Companies can and should step up and take action to mitigate that impact and ensure that the environment doesn’t continue to suffer in a post-COVID world.


For more information on how 3Degrees can help your organization calculate its shipping emissions or take steps to address them, please contact us.

1.  Bloomberg Sustainable Energy in America Factbook: https://www.bcse.org/factbook/
2. IEA Tracking Transport Report: https://www.iea.org/reports/tracking-transport-2019

 

The Role of Carbon Offsets in Corporate Sustainability (part II)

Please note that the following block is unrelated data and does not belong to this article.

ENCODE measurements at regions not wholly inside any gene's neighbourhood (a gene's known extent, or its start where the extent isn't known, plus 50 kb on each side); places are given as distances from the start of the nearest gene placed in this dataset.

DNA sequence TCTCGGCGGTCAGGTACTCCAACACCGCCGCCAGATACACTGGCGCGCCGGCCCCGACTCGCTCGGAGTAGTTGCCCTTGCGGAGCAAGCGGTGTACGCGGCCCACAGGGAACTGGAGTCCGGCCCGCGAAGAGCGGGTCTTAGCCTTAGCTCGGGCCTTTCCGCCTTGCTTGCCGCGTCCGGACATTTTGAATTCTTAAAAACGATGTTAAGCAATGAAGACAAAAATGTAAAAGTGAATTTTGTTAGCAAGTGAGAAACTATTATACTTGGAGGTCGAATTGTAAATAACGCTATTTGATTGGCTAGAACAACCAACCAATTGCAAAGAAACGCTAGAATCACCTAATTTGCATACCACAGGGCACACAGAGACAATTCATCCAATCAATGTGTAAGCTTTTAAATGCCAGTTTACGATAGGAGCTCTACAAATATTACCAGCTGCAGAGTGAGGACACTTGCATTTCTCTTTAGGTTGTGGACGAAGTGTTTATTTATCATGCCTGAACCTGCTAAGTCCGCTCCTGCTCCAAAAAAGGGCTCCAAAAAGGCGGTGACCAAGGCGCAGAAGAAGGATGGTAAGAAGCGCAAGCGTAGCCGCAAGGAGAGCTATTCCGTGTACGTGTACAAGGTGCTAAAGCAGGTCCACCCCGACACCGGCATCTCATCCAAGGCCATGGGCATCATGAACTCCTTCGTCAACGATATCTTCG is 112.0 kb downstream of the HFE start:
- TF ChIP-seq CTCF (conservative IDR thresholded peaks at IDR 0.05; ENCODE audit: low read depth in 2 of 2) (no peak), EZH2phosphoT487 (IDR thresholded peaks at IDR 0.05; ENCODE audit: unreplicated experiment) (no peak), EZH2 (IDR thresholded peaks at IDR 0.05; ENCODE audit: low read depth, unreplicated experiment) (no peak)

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Part II – Carbon Offset Best Practices

In our first article in this series, The Role of Offsets in Corporate Sustainability, we explored common carbon offset project categories, and how offsets can play an important near-term role in companies’ broader sustainability efforts. We also highlighted why offsets sometimes are sometimes criticized, and discussed why or why not those critiques are valid.

In this second article in the series, we take a closer look at best practices for organizations that utilize carbon offsets as one of many tools in their sustainability toolbox.

First, reduce your emissions wherever possible